This book develops an analysis of ministerial recruitment in the process of government formation, the process of dismissal, and survival of cabinet ministers in Chile and Uruguay. The two cases are countries that, generally, score the highest democracy indexes in Latin America, but also, they are considered as the most stable presidential systems in the Southern Cone of the region, allowing readers to compare within and between cases.
The cases analyzed in this book are small countries with a similar history of democratic breakdowns which, in temporal terms, enable comparison. Additionally, given the reasons that triggered those processes, both cases are normally studied together. For pre-coup democracy, the cases include the governments of Chile between 1933 and 1973 and Uruguay between 1943 and 1973. This research does not analyze the military coup regime in either country. Thus, the period is resumed in the democratic transitions for both cases, i.e., 1985 for Uruguay and 1990 for Chile.
Although literature on ministerial cabinets survival usually focus on parliamentary regimes from the Global North, this rather new phenomenon in presidential democracies has quickly gained academic notoriety. Research on cabinets and ministers in Latin American presidential systems tends to focus on the periods beginning with the return to democracy after the 1980s. This situation means that there is scant knowledge of the period prior to the coups. By presenting an in-depth study of two presidential systems from the Global South, Survival of Ministers and Configuration of Cabinets in Chile and Uruguay, will be a useful resource for political and social scientists willing to study cabinet formation and ministerial turnover in Latin America, whether is on case-study research or in a comparative perspective.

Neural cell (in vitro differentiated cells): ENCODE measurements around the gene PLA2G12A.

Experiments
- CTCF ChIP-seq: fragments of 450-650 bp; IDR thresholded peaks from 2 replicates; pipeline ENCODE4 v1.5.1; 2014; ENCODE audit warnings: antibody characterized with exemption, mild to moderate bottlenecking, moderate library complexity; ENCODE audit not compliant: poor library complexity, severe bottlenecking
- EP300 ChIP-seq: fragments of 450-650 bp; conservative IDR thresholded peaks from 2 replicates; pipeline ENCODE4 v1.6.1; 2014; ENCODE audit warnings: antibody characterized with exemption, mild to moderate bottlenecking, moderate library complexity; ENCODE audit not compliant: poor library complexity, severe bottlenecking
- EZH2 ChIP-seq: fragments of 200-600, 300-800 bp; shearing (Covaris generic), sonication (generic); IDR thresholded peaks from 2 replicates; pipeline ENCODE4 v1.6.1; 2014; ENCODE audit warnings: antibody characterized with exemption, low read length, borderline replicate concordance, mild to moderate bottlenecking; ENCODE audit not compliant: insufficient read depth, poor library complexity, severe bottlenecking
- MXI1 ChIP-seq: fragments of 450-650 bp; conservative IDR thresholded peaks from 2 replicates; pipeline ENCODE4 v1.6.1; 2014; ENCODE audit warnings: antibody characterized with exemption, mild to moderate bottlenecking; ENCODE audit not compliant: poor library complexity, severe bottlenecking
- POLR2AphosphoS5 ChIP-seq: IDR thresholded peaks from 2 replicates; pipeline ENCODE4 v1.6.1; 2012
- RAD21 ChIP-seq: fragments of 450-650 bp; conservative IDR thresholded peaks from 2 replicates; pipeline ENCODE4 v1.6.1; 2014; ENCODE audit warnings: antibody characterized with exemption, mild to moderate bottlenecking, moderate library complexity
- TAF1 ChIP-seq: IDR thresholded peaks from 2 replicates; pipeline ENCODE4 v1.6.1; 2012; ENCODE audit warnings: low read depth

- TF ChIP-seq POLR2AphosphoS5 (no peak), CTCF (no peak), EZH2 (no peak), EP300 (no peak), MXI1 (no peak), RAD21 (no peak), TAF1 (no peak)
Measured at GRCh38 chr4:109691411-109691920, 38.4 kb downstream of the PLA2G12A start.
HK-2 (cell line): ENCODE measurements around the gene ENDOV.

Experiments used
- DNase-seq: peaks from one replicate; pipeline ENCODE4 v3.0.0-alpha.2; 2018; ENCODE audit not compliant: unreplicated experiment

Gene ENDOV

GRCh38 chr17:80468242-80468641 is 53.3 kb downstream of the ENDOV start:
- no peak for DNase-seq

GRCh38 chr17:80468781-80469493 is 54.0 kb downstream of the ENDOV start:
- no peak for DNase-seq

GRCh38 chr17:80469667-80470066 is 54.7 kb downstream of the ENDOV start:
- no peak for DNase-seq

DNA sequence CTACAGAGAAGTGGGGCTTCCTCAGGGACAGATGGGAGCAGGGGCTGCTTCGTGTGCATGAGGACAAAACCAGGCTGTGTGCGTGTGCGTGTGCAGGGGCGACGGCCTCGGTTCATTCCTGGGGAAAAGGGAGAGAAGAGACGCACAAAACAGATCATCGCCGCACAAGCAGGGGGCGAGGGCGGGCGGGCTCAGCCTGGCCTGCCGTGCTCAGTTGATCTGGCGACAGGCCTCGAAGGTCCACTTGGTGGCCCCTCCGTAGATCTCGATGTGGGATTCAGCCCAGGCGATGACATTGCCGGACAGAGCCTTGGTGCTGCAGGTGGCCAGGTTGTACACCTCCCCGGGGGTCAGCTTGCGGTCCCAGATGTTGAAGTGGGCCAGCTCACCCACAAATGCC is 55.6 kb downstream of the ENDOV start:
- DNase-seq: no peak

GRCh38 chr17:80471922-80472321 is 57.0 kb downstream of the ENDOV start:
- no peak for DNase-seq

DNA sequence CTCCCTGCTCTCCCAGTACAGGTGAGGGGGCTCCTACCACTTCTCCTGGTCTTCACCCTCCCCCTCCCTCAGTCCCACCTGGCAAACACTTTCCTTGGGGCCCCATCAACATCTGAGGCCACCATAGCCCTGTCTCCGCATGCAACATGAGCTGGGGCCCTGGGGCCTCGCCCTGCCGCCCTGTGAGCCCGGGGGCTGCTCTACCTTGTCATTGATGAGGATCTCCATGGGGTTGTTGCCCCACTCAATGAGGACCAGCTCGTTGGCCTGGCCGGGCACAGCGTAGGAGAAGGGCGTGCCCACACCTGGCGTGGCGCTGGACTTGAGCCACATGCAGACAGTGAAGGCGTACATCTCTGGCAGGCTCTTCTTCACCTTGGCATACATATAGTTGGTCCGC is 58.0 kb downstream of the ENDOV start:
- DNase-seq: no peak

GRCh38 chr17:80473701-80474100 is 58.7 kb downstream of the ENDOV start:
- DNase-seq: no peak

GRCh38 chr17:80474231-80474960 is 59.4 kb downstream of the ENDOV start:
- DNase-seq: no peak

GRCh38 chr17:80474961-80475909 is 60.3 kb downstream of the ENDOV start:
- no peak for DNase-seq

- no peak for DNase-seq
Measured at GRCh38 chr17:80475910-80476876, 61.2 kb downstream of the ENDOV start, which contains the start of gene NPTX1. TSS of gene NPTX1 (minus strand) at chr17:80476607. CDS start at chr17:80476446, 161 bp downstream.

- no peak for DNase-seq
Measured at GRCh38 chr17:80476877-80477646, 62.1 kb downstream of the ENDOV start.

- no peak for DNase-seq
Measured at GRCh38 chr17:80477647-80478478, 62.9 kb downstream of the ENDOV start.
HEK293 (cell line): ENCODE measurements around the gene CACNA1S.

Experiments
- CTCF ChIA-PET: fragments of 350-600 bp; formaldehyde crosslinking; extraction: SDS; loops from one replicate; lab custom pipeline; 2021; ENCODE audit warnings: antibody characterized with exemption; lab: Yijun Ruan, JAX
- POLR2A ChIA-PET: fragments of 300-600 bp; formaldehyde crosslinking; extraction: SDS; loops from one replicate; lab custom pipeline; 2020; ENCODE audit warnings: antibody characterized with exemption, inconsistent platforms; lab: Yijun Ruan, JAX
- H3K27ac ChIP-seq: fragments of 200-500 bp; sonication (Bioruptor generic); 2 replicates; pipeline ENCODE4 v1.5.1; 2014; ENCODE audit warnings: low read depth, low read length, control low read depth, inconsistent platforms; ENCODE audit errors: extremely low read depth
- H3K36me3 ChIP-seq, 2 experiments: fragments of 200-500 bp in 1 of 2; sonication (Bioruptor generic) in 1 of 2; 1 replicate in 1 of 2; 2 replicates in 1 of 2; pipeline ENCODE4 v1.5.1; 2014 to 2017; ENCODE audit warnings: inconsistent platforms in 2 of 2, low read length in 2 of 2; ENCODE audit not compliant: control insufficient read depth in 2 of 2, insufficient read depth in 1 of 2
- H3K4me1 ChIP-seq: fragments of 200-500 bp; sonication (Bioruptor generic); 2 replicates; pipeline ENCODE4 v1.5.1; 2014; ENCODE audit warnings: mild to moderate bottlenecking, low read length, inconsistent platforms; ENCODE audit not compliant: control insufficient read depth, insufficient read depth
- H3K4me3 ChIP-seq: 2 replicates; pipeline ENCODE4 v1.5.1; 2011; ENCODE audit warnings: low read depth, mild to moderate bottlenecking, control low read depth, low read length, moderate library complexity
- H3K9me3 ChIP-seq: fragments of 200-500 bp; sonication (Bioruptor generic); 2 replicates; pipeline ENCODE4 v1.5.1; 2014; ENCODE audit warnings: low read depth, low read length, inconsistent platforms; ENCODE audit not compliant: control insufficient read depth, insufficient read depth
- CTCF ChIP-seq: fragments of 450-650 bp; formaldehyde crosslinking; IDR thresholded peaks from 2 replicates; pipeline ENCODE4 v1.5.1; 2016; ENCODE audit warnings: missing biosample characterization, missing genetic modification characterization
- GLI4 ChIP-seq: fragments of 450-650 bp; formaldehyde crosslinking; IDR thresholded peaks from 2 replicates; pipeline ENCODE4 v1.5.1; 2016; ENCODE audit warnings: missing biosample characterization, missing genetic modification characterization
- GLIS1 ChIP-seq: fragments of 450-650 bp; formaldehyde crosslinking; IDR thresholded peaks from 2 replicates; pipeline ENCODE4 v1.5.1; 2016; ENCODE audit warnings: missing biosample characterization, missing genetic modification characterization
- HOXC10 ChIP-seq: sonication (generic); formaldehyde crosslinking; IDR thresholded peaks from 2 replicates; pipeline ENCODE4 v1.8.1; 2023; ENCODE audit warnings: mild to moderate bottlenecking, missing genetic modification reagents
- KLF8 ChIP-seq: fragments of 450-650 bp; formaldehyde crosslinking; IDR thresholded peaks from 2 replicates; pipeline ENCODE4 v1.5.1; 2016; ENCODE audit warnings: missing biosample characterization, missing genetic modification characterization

Alejandro Olivares L. holds a Ph.D. in Social Sciences and an M.A. in Political Science from University of Chile. He is a political scientist with research and publications on political elites and public policies, public administration and political institutions, and has experience in quantitative research methods and multi-methods analysis. He has been professor at bachelor, master and doctorate degree in public administration, political science and international relations in Chile and Ecuador. His main teaching interests include methodology, comparative politics, political institutions, elites, and public policies.
Introduction.- 2. Why are ministers important? The state of the art on ministers and cabinets.- 3. Cabinet formation in Uruguay.- 4. Cabinet formation in Chile.- 5. Analysis of ministers' survival in Chile and Uruguay.- 6. Final remarks: Survival of Ministers and Configuration of Cabinets.
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Survival of Ministers and Configuration of Cabinets in Chile and Uruguay